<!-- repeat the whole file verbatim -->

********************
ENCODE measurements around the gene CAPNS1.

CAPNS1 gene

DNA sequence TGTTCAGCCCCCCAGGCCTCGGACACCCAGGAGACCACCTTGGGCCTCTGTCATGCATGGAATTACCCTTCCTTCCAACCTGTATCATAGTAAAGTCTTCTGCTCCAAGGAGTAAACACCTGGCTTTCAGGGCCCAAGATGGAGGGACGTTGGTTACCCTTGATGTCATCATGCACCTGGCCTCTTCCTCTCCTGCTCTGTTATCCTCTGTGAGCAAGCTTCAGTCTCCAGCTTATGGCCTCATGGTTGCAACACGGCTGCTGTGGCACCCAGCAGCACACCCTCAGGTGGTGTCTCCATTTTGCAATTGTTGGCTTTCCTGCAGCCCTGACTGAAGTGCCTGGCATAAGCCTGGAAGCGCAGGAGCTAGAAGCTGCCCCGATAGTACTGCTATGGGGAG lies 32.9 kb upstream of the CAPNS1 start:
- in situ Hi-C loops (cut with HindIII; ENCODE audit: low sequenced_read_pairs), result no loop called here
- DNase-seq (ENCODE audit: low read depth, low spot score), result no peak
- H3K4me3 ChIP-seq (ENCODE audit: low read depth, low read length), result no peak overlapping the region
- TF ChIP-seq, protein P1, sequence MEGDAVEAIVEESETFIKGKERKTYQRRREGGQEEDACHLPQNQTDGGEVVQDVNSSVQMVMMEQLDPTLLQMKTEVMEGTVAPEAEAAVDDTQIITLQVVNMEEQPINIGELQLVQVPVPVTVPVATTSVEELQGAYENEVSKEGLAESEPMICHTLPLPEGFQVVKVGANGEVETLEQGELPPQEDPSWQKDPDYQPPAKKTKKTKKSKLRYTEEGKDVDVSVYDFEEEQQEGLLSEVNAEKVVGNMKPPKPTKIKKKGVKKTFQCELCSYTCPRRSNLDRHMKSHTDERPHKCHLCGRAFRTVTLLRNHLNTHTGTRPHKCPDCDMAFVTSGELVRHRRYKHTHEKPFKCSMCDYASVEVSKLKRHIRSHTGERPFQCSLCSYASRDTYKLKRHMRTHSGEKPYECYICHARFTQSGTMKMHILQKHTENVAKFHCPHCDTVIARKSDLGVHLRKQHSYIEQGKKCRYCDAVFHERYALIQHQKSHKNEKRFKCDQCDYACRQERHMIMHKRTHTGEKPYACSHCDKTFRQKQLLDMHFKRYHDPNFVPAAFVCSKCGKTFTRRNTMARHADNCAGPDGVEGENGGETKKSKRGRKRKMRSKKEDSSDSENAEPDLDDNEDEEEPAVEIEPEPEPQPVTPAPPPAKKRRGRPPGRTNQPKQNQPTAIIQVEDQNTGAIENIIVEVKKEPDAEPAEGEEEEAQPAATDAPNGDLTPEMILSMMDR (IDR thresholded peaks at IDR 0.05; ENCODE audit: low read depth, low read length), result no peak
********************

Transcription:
ENCODE measurements around the gene CAPNS1.

CAPNS1 gene

DNA sequence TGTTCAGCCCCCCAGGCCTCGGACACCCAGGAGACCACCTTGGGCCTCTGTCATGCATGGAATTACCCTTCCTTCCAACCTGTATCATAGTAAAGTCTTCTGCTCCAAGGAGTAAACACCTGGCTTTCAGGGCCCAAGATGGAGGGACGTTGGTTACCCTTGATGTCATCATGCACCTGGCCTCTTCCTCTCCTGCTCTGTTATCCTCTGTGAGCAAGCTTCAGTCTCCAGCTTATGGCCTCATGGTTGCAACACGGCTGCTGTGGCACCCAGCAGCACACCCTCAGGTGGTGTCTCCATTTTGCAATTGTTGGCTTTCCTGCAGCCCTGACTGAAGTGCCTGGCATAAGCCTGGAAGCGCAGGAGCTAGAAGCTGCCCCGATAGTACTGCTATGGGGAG lies 32.9 kb upstream of the CAPNS1 start:
- in situ Hi-C loops (cut with HindIII; ENCODE audit: low sequenced_read_pairs), result no loop called here
- DNase-seq (ENCODE audit: low read depth, low spot score), result no peak
- H3K4me3 ChIP-seq (ENCODE audit: low read depth, low read length), result no peak overlapping the region
- TF ChIP-seq, protein P1, sequence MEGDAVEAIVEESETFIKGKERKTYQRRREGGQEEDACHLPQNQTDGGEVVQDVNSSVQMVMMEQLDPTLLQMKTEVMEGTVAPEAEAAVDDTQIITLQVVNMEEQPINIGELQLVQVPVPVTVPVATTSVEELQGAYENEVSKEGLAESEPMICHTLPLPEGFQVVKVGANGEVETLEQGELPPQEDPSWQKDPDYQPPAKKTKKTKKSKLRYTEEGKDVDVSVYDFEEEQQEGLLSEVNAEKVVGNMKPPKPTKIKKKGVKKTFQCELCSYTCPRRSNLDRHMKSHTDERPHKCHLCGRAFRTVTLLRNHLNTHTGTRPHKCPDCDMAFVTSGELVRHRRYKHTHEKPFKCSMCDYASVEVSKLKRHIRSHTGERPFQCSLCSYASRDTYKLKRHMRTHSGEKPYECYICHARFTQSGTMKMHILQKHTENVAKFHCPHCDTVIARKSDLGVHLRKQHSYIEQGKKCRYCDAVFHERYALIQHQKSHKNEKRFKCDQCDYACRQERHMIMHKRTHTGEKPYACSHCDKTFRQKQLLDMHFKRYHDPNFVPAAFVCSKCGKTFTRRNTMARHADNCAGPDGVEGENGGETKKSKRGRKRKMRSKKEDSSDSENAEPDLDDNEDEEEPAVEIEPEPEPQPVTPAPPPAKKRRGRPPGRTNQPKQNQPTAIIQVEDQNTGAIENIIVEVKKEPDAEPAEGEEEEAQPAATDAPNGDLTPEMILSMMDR (IDR thresholded peaks at IDR 0.05; ENCODE audit: low read depth, low read length), result no peak